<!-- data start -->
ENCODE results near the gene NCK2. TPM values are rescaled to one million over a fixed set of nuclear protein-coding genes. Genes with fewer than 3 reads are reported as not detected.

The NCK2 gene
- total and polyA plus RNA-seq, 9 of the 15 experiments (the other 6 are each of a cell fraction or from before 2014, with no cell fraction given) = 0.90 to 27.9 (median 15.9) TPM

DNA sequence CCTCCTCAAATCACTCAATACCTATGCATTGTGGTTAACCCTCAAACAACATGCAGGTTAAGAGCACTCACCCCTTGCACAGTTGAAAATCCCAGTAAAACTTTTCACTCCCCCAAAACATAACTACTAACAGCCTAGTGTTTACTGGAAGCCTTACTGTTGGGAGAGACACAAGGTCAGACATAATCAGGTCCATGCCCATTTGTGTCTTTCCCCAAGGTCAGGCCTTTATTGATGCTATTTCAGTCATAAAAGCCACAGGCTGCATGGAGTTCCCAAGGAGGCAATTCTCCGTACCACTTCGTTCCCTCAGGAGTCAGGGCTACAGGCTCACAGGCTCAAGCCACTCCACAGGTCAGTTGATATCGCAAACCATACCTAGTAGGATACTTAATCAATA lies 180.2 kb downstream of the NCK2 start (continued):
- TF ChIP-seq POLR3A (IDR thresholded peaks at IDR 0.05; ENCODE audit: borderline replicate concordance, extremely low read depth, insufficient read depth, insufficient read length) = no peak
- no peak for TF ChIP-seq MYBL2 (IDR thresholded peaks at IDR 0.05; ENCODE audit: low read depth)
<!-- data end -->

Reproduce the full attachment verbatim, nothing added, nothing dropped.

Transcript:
ENCODE results near the gene NCK2. TPM values are rescaled to one million over a fixed set of nuclear protein-coding genes. Genes with fewer than 3 reads are reported as not detected.

The NCK2 gene
- total and polyA plus RNA-seq, 9 of the 15 experiments (the other 6 are each of a cell fraction or from before 2014, with no cell fraction given) = 0.90 to 27.9 (median 15.9) TPM

DNA sequence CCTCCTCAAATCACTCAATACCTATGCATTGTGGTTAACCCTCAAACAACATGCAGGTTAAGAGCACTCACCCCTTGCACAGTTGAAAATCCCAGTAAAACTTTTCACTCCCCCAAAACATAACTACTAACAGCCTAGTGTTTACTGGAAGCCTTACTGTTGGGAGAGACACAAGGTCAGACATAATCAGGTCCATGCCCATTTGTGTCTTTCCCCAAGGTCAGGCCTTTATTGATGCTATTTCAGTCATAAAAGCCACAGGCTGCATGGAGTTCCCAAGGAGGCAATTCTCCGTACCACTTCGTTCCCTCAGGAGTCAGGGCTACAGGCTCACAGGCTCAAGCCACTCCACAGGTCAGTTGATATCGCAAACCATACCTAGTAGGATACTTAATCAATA lies 180.2 kb downstream of the NCK2 start (continued):
- TF ChIP-seq POLR3A (IDR thresholded peaks at IDR 0.05; ENCODE audit: borderline replicate concordance, extremely low read depth, insufficient read depth, insufficient read length) = no peak
- no peak for TF ChIP-seq MYBL2 (IDR thresholded peaks at IDR 0.05; ENCODE audit: low read depth)